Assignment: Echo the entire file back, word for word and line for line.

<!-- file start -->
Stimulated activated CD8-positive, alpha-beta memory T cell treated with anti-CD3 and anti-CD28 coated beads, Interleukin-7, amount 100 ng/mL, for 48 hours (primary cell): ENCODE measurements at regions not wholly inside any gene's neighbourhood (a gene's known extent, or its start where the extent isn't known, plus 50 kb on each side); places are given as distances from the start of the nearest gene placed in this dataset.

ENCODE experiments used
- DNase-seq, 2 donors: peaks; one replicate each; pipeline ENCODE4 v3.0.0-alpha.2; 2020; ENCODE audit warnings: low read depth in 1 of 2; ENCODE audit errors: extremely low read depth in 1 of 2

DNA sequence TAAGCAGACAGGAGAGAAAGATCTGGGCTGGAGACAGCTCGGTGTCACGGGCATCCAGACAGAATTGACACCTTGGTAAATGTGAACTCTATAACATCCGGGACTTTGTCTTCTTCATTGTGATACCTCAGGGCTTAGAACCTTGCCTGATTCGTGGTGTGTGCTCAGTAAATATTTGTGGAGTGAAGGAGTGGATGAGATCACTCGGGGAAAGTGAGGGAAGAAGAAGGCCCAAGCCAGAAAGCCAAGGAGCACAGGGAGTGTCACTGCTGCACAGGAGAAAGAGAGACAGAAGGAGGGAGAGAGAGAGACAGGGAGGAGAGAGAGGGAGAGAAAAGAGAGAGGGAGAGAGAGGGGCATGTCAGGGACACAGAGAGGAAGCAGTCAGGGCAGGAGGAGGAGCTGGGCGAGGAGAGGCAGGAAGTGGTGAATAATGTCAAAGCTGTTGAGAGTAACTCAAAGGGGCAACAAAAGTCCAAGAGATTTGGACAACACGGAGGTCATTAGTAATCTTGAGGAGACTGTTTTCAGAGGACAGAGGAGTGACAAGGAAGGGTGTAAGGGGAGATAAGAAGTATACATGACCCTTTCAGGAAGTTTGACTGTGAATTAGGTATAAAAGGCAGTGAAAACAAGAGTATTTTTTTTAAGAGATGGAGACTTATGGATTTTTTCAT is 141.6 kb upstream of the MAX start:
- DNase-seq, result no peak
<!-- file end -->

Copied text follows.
Stimulated activated CD8-positive, alpha-beta memory T cell treated with anti-CD3 and anti-CD28 coated beads, Interleukin-7, amount 100 ng/mL, for 48 hours (primary cell): ENCODE measurements at regions not wholly inside any gene's neighbourhood (a gene's known extent, or its start where the extent isn't known, plus 50 kb on each side); places are given as distances from the start of the nearest gene placed in this dataset.

ENCODE experiments used
- DNase-seq, 2 donors: peaks; one replicate each; pipeline ENCODE4 v3.0.0-alpha.2; 2020; ENCODE audit warnings: low read depth in 1 of 2; ENCODE audit errors: extremely low read depth in 1 of 2

DNA sequence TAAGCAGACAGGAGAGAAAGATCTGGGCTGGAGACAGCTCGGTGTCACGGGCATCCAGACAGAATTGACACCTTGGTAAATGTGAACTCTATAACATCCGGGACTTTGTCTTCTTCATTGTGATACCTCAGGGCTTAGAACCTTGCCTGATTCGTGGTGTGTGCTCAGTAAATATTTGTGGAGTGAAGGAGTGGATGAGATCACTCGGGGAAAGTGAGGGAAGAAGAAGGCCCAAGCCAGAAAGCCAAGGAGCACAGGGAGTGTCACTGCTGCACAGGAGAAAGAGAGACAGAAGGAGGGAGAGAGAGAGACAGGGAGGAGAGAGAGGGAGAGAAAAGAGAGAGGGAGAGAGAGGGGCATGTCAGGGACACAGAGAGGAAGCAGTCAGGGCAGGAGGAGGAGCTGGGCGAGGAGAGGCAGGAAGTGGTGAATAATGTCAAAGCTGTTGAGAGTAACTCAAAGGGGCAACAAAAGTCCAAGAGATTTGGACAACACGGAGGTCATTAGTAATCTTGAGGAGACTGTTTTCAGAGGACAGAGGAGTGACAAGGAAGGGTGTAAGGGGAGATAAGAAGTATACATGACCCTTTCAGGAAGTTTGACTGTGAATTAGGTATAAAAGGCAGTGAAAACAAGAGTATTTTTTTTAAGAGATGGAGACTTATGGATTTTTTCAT is 141.6 kb upstream of the MAX start:
- DNase-seq, result no peak